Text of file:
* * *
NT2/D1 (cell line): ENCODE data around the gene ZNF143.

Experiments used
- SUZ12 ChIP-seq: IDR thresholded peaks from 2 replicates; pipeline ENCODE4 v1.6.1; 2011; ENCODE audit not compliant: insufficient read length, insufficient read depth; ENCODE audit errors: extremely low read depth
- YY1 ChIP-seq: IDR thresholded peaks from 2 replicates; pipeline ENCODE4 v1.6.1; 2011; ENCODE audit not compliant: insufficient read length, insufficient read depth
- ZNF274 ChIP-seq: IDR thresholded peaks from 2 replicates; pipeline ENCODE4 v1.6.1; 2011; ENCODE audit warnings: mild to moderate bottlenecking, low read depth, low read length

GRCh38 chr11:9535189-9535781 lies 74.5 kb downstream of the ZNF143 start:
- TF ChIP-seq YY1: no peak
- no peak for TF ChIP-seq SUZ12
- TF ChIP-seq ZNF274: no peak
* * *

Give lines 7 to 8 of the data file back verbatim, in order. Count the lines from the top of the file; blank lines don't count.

- TF ChIP-seq YY1: no peak
- no peak for TF ChIP-seq SUZ12